PEONIES
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Peonies are a symbol of permanence and prosperity . The Chinese chose the Peony as the principle flower in the Imperial Palace Gardens, calling it 'Sho Yo,' meaning "most beautiful.
Two types of peonies are generally grown in the home landscape, Paeonia hybrids or garden peony and Paeonia suffruticosa or tree peony
Peonies are perennial favorites in the flower garden. Few herbaceous plants can rival them for floral display and foliage. Their exquisite, large blossoms, often fragrant, make excellent cut flowers and the foliage provides a background for annuals or other perennials. Flowering usually lasts one week in late spring to early summer but by selecting and planting early, mid- and late-season bloomers, flowering may be extended for six weeks. Flower color range through most colors with the exception of blue.

Two types of peonies are generally grown in the home landscape, Paeonia hybrids or garden peony and Paeonia suffruticosa or tree peony
Peonies are perennial favorites in the flower garden. Few herbaceous plants can rival them for floral display and foliage. Their exquisite, large blossoms, often fragrant, make excellent cut flowers and the foliage provides a background for annuals or other perennials

Peonies grow from two to four feet in height. Support is often required for tall, double hybrids. They  thrive in sunny locations and well-drained soils, tolerating a wide range of soil types.  They tolerate all but the coldest winters where they may need mulching. Winter chilling is required for dormancy so  peonies do not perform well in subtropical areas. Planting, transplanting and dividing peonies are best done in early fall but may be done in spring as soon as soils are workable. Each plant requires an area about three feet in diameter. Dig a generous hole, large enough to accommodate the roots, and add  aged compost  in bottom of hole. Place the peony in the prepared hole so that the eyes (small, red-colored buds) are one to two inches below the soil's surface. Cover with soil and water well.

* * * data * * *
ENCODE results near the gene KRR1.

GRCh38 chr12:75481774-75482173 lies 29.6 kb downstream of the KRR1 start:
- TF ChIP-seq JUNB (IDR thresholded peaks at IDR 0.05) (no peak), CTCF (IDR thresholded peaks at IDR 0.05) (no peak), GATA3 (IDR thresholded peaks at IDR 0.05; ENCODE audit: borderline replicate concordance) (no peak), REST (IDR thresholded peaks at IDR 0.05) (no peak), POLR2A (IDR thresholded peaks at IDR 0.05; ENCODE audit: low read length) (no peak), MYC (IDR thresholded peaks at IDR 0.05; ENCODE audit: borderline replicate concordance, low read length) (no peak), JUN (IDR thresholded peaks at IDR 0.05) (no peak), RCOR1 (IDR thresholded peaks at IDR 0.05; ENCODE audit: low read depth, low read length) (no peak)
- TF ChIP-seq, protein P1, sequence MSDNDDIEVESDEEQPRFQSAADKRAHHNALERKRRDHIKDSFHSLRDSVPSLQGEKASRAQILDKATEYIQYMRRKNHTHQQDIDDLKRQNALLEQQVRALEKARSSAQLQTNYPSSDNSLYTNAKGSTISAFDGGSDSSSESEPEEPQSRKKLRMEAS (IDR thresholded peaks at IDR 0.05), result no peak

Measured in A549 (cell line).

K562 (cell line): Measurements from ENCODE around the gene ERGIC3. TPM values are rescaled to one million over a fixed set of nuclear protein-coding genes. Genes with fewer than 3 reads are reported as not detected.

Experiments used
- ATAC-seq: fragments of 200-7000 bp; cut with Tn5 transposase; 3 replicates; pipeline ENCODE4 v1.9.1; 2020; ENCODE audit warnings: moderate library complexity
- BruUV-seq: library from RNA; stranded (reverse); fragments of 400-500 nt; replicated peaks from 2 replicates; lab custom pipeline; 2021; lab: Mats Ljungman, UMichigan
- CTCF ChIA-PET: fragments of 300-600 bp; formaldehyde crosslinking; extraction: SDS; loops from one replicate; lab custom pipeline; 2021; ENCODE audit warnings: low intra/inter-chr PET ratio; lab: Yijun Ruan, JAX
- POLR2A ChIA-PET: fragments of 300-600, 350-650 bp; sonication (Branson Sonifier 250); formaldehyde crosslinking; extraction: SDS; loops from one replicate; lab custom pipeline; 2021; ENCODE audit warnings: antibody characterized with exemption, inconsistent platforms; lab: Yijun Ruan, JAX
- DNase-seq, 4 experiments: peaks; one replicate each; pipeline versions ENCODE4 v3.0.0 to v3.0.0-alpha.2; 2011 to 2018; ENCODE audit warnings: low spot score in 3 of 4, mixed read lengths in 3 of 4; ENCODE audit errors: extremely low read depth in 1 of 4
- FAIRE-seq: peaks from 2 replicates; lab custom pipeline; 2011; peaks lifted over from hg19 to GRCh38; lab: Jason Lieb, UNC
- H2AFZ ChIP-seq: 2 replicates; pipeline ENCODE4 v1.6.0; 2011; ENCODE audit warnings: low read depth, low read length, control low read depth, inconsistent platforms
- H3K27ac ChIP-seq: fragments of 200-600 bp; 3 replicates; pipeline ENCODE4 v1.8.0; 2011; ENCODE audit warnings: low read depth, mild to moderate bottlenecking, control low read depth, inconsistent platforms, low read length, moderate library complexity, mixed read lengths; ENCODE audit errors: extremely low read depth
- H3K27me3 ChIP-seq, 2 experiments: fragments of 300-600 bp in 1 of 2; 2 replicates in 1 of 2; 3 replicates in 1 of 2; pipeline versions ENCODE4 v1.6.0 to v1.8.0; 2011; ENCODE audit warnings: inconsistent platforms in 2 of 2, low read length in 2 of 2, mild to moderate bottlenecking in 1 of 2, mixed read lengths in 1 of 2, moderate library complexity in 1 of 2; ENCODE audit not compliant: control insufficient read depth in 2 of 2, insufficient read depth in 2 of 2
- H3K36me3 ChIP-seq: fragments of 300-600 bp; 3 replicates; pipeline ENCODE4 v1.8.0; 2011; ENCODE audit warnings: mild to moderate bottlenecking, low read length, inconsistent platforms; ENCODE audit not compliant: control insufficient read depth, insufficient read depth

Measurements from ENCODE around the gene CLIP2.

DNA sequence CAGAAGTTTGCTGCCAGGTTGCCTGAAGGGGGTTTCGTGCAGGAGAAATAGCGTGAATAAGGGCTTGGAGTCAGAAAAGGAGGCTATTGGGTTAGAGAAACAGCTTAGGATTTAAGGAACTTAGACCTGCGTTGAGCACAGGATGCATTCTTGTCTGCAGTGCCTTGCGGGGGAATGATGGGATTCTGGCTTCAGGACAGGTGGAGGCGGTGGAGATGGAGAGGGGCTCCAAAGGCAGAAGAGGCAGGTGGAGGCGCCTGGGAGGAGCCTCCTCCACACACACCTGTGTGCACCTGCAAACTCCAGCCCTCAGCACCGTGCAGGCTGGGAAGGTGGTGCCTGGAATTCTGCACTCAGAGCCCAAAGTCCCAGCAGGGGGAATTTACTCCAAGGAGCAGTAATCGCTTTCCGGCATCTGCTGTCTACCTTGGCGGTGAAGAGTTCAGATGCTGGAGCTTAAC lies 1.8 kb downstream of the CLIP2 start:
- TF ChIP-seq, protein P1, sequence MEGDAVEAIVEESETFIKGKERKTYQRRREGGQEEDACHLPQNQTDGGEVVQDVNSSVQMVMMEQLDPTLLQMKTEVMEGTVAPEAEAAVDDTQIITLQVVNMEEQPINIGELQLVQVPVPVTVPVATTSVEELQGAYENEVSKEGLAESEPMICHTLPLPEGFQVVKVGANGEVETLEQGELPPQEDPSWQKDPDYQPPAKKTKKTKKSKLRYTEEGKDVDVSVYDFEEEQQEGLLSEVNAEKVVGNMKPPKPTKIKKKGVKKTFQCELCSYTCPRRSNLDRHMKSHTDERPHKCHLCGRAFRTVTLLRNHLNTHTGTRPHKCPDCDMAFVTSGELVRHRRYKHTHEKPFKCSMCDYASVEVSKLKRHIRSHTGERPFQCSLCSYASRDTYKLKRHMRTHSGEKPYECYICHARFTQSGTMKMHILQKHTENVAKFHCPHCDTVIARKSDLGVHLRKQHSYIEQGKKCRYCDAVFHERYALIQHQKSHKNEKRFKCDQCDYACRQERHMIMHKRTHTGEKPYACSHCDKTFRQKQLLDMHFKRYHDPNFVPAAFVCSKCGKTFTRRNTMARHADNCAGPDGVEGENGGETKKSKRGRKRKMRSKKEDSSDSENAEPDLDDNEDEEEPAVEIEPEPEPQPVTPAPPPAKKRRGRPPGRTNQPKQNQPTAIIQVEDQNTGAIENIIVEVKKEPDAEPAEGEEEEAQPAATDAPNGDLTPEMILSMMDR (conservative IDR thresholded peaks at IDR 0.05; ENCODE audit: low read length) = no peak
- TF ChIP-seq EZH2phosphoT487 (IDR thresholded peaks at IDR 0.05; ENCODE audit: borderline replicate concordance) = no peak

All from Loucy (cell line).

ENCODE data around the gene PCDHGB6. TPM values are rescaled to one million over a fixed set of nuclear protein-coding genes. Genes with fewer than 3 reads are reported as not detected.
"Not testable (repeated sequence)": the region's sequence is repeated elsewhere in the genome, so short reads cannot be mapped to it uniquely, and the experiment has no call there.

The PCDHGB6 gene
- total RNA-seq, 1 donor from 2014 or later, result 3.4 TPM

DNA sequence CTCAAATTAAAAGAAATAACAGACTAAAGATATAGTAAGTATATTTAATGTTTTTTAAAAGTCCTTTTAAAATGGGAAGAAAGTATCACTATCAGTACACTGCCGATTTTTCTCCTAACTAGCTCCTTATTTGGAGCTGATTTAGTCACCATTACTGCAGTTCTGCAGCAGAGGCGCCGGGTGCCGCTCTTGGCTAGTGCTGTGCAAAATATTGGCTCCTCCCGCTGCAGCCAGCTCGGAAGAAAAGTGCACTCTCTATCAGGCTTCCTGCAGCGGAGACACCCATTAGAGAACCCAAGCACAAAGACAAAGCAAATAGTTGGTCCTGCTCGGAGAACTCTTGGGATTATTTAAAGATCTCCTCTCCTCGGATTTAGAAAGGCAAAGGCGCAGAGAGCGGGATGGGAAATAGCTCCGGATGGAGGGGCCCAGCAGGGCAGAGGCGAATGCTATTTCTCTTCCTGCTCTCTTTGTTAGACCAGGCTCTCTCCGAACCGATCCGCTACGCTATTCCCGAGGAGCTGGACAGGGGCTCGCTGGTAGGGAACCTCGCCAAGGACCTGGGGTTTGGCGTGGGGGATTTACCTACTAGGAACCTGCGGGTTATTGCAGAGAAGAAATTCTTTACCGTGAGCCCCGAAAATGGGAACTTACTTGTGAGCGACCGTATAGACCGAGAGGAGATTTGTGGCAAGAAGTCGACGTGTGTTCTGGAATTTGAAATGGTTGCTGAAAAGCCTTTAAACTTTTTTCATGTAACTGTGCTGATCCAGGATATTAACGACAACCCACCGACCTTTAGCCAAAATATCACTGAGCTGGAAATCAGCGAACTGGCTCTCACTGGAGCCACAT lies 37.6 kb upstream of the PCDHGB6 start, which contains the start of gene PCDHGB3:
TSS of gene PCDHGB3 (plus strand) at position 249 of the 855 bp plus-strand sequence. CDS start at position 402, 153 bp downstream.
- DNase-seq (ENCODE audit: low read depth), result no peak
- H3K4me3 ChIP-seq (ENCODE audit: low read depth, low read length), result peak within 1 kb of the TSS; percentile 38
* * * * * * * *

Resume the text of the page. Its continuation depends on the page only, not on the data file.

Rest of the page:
Peonies may be left undisturbed for many years.  In fact they are not happy with moves and may not flower the first or second year. I find transplanting  as they are going into dormancy seems to work best. A decline in flower production usually indicates overcrowding. In that case carefully lift the clump of roots and wash away the soil to expose the eyes. Using a clean, sharp tool, divide the clump into sections, each with three to five eyes and good roots. Replant immediately. If they are given plenty of room when planted and adequare nutrition they have been known to live for a hundred years.
Peonies have few pests or problems. It is believed that peonies produce small amounts of nectar and other ant attractants to encourage ants to help in opening the dense double flower buds found in many peonies.  Ants are not necessary for bud opening but may speed up process. They usually disappear once plant blossoms.

It is believed that peonies produce small amounts of nectar and other ant attractants to encourage ants to help in opening the dense double flower buds found in many peonies.
There are many folklores about peonies. My favorite is about Apollo's son, Asclepius, who was the physicians of the gods. He became known as Paeon, meaning helper, as a tribute to his vast knowledge of herbs and plants. One of the plants he reportedly used to heal was peony. Consequently, early doctors were called paeoni. This is the origin of the name Paeonia.
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